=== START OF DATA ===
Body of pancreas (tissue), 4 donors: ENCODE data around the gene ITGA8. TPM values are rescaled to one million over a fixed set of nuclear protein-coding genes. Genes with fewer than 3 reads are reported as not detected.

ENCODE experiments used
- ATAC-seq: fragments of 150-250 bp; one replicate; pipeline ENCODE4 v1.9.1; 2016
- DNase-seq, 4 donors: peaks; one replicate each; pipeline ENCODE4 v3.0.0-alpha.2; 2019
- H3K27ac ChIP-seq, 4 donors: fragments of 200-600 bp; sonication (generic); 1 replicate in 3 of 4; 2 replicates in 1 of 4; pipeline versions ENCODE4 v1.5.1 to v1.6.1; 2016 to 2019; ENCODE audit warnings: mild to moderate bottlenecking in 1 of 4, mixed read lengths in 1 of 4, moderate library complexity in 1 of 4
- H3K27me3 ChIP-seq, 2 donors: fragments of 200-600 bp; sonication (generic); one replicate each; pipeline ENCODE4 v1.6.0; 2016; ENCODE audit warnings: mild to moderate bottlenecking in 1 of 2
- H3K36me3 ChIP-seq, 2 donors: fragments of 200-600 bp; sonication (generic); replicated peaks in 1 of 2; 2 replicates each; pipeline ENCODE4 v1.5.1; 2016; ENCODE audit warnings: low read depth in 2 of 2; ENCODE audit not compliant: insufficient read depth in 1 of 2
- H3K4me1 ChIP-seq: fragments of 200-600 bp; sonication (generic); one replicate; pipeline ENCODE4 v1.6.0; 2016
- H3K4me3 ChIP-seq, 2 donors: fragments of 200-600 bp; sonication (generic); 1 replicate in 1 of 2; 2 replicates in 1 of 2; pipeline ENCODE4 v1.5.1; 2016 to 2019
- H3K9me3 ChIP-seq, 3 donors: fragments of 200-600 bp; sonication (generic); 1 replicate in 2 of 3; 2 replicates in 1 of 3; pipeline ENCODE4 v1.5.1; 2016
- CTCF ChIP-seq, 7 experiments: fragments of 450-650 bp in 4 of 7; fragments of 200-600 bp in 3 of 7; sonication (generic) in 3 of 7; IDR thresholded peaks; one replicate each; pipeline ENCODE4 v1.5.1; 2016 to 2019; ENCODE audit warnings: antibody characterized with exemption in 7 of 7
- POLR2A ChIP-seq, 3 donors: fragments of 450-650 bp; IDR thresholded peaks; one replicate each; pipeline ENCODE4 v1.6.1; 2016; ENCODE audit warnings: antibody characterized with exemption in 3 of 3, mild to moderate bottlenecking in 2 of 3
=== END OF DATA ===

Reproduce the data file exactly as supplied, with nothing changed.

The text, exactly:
Body of pancreas (tissue), 4 donors: ENCODE data around the gene ITGA8. TPM values are rescaled to one million over a fixed set of nuclear protein-coding genes. Genes with fewer than 3 reads are reported as not detected.

ENCODE experiments used
- ATAC-seq: fragments of 150-250 bp; one replicate; pipeline ENCODE4 v1.9.1; 2016
- DNase-seq, 4 donors: peaks; one replicate each; pipeline ENCODE4 v3.0.0-alpha.2; 2019
- H3K27ac ChIP-seq, 4 donors: fragments of 200-600 bp; sonication (generic); 1 replicate in 3 of 4; 2 replicates in 1 of 4; pipeline versions ENCODE4 v1.5.1 to v1.6.1; 2016 to 2019; ENCODE audit warnings: mild to moderate bottlenecking in 1 of 4, mixed read lengths in 1 of 4, moderate library complexity in 1 of 4
- H3K27me3 ChIP-seq, 2 donors: fragments of 200-600 bp; sonication (generic); one replicate each; pipeline ENCODE4 v1.6.0; 2016; ENCODE audit warnings: mild to moderate bottlenecking in 1 of 2
- H3K36me3 ChIP-seq, 2 donors: fragments of 200-600 bp; sonication (generic); replicated peaks in 1 of 2; 2 replicates each; pipeline ENCODE4 v1.5.1; 2016; ENCODE audit warnings: low read depth in 2 of 2; ENCODE audit not compliant: insufficient read depth in 1 of 2
- H3K4me1 ChIP-seq: fragments of 200-600 bp; sonication (generic); one replicate; pipeline ENCODE4 v1.6.0; 2016
- H3K4me3 ChIP-seq, 2 donors: fragments of 200-600 bp; sonication (generic); 1 replicate in 1 of 2; 2 replicates in 1 of 2; pipeline ENCODE4 v1.5.1; 2016 to 2019
- H3K9me3 ChIP-seq, 3 donors: fragments of 200-600 bp; sonication (generic); 1 replicate in 2 of 3; 2 replicates in 1 of 3; pipeline ENCODE4 v1.5.1; 2016
- CTCF ChIP-seq, 7 experiments: fragments of 450-650 bp in 4 of 7; fragments of 200-600 bp in 3 of 7; sonication (generic) in 3 of 7; IDR thresholded peaks; one replicate each; pipeline ENCODE4 v1.5.1; 2016 to 2019; ENCODE audit warnings: antibody characterized with exemption in 7 of 7
- POLR2A ChIP-seq, 3 donors: fragments of 450-650 bp; IDR thresholded peaks; one replicate each; pipeline ENCODE4 v1.6.1; 2016; ENCODE audit warnings: antibody characterized with exemption in 3 of 3, mild to moderate bottlenecking in 2 of 3